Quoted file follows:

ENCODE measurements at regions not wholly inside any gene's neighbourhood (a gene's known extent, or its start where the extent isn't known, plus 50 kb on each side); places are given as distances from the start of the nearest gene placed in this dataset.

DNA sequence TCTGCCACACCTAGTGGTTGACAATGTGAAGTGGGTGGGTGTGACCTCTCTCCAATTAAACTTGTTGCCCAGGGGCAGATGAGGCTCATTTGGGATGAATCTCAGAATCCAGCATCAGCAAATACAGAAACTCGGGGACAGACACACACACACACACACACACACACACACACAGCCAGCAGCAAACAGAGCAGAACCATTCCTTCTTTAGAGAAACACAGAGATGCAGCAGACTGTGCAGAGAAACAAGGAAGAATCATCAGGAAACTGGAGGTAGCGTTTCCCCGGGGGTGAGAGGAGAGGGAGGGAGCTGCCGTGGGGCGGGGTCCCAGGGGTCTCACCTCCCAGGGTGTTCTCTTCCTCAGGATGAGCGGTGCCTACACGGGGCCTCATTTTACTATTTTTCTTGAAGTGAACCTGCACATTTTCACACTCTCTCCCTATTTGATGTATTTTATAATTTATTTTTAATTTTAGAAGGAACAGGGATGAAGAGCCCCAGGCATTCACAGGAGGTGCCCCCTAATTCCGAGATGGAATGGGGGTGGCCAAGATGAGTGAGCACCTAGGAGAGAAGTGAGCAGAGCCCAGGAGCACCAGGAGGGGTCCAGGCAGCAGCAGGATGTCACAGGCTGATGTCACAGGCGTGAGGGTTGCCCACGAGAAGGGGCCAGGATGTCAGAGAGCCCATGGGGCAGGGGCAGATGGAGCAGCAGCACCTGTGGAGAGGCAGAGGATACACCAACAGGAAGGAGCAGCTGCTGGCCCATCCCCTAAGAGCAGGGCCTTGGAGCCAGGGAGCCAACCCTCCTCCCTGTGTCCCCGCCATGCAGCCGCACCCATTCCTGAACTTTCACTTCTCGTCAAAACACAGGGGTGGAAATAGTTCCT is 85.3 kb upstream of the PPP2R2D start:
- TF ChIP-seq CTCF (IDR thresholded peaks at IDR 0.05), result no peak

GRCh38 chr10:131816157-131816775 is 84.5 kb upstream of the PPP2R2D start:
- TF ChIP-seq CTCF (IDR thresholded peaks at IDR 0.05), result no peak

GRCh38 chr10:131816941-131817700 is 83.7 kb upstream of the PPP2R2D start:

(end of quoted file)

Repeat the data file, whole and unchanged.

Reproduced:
ENCODE measurements at regions not wholly inside any gene's neighbourhood (a gene's known extent, or its start where the extent isn't known, plus 50 kb on each side); places are given as distances from the start of the nearest gene placed in this dataset.

DNA sequence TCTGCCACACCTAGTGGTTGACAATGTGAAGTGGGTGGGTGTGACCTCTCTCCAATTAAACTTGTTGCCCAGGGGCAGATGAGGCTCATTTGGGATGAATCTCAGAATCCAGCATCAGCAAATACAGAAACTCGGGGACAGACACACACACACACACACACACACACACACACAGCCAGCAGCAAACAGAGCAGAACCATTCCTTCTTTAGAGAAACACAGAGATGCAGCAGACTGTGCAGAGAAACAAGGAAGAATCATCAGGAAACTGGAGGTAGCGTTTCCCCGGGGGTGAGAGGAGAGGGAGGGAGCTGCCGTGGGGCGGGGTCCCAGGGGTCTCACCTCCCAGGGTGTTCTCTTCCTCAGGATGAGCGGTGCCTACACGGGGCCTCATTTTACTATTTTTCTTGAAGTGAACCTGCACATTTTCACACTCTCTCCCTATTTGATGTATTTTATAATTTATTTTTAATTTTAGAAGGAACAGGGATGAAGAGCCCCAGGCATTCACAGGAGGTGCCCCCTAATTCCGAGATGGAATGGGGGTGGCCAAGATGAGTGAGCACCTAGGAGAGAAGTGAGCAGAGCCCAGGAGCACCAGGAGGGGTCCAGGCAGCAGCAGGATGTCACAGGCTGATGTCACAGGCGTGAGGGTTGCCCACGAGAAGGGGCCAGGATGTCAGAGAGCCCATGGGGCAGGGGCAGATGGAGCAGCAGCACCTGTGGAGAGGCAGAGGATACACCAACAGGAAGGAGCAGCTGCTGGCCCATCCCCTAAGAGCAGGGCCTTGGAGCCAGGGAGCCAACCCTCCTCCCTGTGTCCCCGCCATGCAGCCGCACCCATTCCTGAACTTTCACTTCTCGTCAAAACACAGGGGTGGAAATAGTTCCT is 85.3 kb upstream of the PPP2R2D start:
- TF ChIP-seq CTCF (IDR thresholded peaks at IDR 0.05), result no peak

GRCh38 chr10:131816157-131816775 is 84.5 kb upstream of the PPP2R2D start:
- TF ChIP-seq CTCF (IDR thresholded peaks at IDR 0.05), result no peak

GRCh38 chr10:131816941-131817700 is 83.7 kb upstream of the PPP2R2D start: